Mapping Global Non-Floodplain Wetlands
Abstract. Non-floodplain wetlands – those located outside the floodplains – have emerged as integral components to watershed resilience, contributing hydrologic and biogeochemical functions affecting watershed-scale flooding extent, drought magnitude, and water-quality maintenance. However, the absence of a global dataset of non-floodplain wetlands limits their necessary incorporation into water quality and quantity management decisions and affects wetland-focused wildlife habitat conservation outcomes. We addressed this critical need by developing a publicly available Global NFW (non-floodplain wetland) dataset, comprised of a global river-floodplain map at 90 m resolution coupled with a global ensemble wetland map incorporating multiple wetland-focused data layers. The floodplain, wetland, and non-floodplain wetland spatial data developed here were successfully validated within 21 large and heterogenous basins across the conterminous United States. We identified nearly 33 million potential non-floodplain wetlands with an estimated global extent of over 16 million km2. Non-floodplain wetland pixels comprised 53 % of globally identified wetland pixels, meaning the majority of the globe’s wetlands likely occur external to river floodplains and coastal habitats. The identified Global NFWs were typically small (median 0.039 km2), with a global median size ranging from 0.018–0.138 km2. This novel geospatial Global NFW dataset advances wetland conservation and resource-management goals while providing a foundation for global non-floodplain wetland functional assessments, facilitating non-floodplain wetland inclusion in hydrological, biogeochemical, and biological model development. The data are freely available through the United States Environmental Protection Agency’s Environmental Dataset Gateway (https://gaftp.epa.gov/EPADataCommons/ORD/Global_NonFloodplain_Wetlands/) and through https://doi.org/10.23719/1528331 (Lane et al., 2023).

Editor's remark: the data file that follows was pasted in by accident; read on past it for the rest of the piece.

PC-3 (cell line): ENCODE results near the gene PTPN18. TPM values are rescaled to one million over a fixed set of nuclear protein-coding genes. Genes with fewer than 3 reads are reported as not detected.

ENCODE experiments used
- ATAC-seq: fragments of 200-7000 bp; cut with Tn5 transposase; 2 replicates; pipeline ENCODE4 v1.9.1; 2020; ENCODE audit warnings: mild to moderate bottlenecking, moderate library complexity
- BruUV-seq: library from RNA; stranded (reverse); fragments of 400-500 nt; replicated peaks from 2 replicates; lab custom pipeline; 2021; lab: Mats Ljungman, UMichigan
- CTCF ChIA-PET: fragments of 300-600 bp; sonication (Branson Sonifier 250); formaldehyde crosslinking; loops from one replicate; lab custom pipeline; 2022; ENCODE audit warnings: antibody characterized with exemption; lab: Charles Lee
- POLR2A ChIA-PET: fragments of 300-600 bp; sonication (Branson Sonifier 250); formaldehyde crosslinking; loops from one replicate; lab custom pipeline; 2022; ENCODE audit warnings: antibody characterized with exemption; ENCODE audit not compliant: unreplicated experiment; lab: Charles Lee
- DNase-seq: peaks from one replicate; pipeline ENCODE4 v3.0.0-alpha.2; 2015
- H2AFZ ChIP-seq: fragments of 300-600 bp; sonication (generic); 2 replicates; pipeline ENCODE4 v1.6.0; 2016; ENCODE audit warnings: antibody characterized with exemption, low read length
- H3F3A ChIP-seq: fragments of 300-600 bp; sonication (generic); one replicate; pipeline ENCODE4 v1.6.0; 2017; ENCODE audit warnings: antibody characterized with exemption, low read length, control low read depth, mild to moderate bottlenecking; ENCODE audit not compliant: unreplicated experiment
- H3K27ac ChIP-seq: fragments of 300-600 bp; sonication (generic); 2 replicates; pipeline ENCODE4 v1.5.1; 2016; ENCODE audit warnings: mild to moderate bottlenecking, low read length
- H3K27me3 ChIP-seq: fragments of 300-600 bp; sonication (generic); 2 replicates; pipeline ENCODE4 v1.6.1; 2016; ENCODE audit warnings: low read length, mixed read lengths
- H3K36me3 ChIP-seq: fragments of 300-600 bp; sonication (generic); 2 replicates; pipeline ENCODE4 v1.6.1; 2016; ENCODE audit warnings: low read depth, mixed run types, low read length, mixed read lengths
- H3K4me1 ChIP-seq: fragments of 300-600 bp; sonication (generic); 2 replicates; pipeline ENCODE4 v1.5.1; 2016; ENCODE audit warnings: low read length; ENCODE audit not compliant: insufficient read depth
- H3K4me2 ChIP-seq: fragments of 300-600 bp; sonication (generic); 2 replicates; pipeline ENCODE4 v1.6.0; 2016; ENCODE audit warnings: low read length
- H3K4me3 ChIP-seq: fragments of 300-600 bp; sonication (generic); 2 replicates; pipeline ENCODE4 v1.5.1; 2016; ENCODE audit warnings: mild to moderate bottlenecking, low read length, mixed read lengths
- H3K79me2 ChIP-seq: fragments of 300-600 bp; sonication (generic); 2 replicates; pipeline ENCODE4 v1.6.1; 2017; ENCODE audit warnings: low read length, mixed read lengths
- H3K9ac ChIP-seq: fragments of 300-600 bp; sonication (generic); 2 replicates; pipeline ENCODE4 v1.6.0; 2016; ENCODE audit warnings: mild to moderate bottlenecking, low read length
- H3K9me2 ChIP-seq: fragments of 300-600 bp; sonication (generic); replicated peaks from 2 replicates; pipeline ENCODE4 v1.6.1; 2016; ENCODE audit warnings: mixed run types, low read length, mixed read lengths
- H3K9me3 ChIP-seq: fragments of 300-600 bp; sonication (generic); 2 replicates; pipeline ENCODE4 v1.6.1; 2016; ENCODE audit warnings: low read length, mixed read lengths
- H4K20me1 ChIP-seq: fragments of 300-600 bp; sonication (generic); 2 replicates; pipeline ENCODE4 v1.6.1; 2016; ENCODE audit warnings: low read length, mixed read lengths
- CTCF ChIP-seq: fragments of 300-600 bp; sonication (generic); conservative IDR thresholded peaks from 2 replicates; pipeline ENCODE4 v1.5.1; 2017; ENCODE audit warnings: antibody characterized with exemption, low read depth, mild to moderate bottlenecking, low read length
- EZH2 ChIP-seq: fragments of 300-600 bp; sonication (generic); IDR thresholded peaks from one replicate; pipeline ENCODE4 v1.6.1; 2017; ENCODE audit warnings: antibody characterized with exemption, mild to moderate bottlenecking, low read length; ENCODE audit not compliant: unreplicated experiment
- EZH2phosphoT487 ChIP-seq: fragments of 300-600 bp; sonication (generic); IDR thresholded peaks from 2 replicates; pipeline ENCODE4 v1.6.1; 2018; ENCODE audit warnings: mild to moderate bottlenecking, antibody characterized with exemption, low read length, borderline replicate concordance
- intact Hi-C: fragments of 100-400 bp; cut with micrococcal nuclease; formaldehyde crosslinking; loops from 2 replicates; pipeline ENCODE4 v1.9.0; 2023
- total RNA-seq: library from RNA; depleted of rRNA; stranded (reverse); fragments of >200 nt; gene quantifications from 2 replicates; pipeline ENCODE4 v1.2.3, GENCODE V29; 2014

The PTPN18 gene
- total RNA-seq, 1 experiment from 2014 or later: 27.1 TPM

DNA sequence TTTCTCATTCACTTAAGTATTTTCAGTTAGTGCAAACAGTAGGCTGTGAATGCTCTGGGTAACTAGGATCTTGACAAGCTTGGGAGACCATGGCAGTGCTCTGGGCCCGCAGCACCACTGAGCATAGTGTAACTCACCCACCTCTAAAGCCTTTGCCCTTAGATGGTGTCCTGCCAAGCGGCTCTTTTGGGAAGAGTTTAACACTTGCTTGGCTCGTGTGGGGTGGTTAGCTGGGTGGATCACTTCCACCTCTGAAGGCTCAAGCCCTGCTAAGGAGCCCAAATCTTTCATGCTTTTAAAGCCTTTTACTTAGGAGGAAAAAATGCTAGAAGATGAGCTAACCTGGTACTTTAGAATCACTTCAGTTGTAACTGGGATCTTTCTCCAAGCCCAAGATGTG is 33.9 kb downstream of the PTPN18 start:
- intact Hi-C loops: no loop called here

Charles R. Lane et al.
Status: open (until 05 Apr 2023)
- RC1: 'Comment on essd-2023-3', Youjiang Shen, 09 Mar 2023 reply
- RC2: 'Comment on essd-2023-3', Michele Ronco, 15 Mar 2023 reply
Charles R. Lane et al.
Global floodplains data set (GFPlain90) https://doi.org/10.23719/1528331
Global wetland data set (Global Wetlands) https://doi.org/10.23719/1528331
Global non-floodplain wetlands data set (Global NFWs) https://doi.org/10.23719/1528331
Charles R. Lane et al.
Viewed (geographical distribution)
Lane et al. (2023) presents the initial global geospatial dataset of non-floodplain wetlands by integrating the global floodplain and wetland datasets. The floodplain dataset is produced utilizing an existing algorithm and the MERIT Hydro dataset, whereas the wetland dataset is resampled and modified with greater precision, incorporating previous 500 m CW-WTD data and the GSW and CCI datasets. The authors evaluate the datasets in 21 CONUS watersheds, examining their locations and extents. The study provides valuable insights for hydrological and biogeochemical scientists investigating the impacts and functions of (eco)hydrological cycles. Nonetheless, some aspects require further explanations/modifications in the main text. So, I recommend major revision. Please find my comments in the following.
The subscripts in Table 1 require further clarification as they are not clearly understandable.
In Section 2.4.2, it would be preferable to have a table containing all these equations for the sake of conciseness.
Line 358: Is it necessary to include citations for all 7 references to define the Hit Rate? It would be more appropriate to include the most relevant reference for the definition in the article and please balance the number of citations throughout the paper.
Line 189: Please clarify the upscaling parameters.
Line 581, not clear “global population of wetlands"
Line 663: Please exclude this reference that is still under review.
Instead of presenting the results in similar tables (tables 2-5), it would be more engaging to include some figures that can get the reader's attention.
The statement in lines 261-263 about not losing any data when resampling to a finer resolution needs further clarification.
The methodology section in 2.2 about the global wetland data could benefit from further clarification. To improve the clarity, it is recommended to introduce the CW-WTD dataset first, followed by the description of the other datasets (RFWs and GDWs). This may help the reader better understand the analysis approach and the role of each dataset in the study.